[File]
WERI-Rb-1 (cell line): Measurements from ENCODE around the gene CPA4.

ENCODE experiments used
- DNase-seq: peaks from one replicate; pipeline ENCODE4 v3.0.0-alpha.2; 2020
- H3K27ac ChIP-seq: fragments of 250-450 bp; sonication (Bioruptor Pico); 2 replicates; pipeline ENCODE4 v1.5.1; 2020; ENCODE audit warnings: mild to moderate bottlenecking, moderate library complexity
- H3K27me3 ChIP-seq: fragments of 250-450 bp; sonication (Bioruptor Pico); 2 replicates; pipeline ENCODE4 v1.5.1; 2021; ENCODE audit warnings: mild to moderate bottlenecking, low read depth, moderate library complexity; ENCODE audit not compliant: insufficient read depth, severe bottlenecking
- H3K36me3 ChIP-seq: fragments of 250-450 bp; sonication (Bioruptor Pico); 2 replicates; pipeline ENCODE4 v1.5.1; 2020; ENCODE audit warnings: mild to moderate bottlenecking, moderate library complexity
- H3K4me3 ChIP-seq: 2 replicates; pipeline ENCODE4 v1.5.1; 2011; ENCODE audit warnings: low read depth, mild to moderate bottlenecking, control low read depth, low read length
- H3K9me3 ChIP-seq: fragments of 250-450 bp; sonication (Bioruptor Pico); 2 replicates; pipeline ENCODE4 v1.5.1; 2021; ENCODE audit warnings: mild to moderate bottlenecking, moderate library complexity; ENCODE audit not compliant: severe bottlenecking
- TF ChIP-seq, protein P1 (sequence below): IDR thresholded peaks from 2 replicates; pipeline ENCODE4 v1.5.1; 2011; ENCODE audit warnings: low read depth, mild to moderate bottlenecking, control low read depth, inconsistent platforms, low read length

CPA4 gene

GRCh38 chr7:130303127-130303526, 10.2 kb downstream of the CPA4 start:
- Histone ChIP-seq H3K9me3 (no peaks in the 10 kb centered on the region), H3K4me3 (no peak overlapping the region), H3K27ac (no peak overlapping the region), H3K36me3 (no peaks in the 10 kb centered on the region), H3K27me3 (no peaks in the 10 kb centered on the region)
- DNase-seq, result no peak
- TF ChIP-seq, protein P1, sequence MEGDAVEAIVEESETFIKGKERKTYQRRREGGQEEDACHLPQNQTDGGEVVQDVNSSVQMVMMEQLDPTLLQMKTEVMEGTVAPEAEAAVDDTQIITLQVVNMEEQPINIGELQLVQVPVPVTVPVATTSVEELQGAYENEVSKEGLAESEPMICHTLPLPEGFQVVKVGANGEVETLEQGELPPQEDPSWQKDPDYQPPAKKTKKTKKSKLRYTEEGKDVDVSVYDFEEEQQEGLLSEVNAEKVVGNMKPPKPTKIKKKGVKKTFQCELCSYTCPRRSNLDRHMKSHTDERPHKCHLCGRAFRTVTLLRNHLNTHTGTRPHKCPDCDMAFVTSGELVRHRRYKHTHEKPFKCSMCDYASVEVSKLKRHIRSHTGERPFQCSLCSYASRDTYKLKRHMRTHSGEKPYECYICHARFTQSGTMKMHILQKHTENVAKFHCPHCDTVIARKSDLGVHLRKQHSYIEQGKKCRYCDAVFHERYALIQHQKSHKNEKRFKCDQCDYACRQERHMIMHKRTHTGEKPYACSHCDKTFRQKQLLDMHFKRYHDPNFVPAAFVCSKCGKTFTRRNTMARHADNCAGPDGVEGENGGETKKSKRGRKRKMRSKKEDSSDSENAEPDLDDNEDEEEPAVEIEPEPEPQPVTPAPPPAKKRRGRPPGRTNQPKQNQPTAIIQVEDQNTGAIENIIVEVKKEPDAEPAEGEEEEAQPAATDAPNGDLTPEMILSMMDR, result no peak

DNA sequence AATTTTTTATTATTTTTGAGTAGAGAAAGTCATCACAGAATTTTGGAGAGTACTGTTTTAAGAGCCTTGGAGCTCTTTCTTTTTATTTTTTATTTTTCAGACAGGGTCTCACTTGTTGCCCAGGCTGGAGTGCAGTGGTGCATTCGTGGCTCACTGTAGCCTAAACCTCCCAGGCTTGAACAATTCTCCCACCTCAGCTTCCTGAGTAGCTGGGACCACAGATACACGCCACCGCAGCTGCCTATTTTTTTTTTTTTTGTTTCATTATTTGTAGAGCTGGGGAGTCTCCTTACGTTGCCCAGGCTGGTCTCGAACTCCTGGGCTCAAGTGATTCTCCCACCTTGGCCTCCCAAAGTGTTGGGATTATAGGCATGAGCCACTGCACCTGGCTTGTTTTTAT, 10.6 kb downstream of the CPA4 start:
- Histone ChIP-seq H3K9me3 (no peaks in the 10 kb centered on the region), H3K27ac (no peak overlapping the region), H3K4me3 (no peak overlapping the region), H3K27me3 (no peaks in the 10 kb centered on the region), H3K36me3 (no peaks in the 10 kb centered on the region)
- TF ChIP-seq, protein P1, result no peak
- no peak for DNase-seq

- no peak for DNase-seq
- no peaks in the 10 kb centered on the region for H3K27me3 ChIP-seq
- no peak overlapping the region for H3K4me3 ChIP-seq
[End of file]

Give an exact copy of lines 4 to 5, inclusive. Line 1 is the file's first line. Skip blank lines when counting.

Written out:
- H3K27ac ChIP-seq: fragments of 250-450 bp; sonication (Bioruptor Pico); 2 replicates; pipeline ENCODE4 v1.5.1; 2020; ENCODE audit warnings: mild to moderate bottlenecking, moderate library complexity
- H3K27me3 ChIP-seq: fragments of 250-450 bp; sonication (Bioruptor Pico); 2 replicates; pipeline ENCODE4 v1.5.1; 2021; ENCODE audit warnings: mild to moderate bottlenecking, low read depth, moderate library complexity; ENCODE audit not compliant: insufficient read depth, severe bottlenecking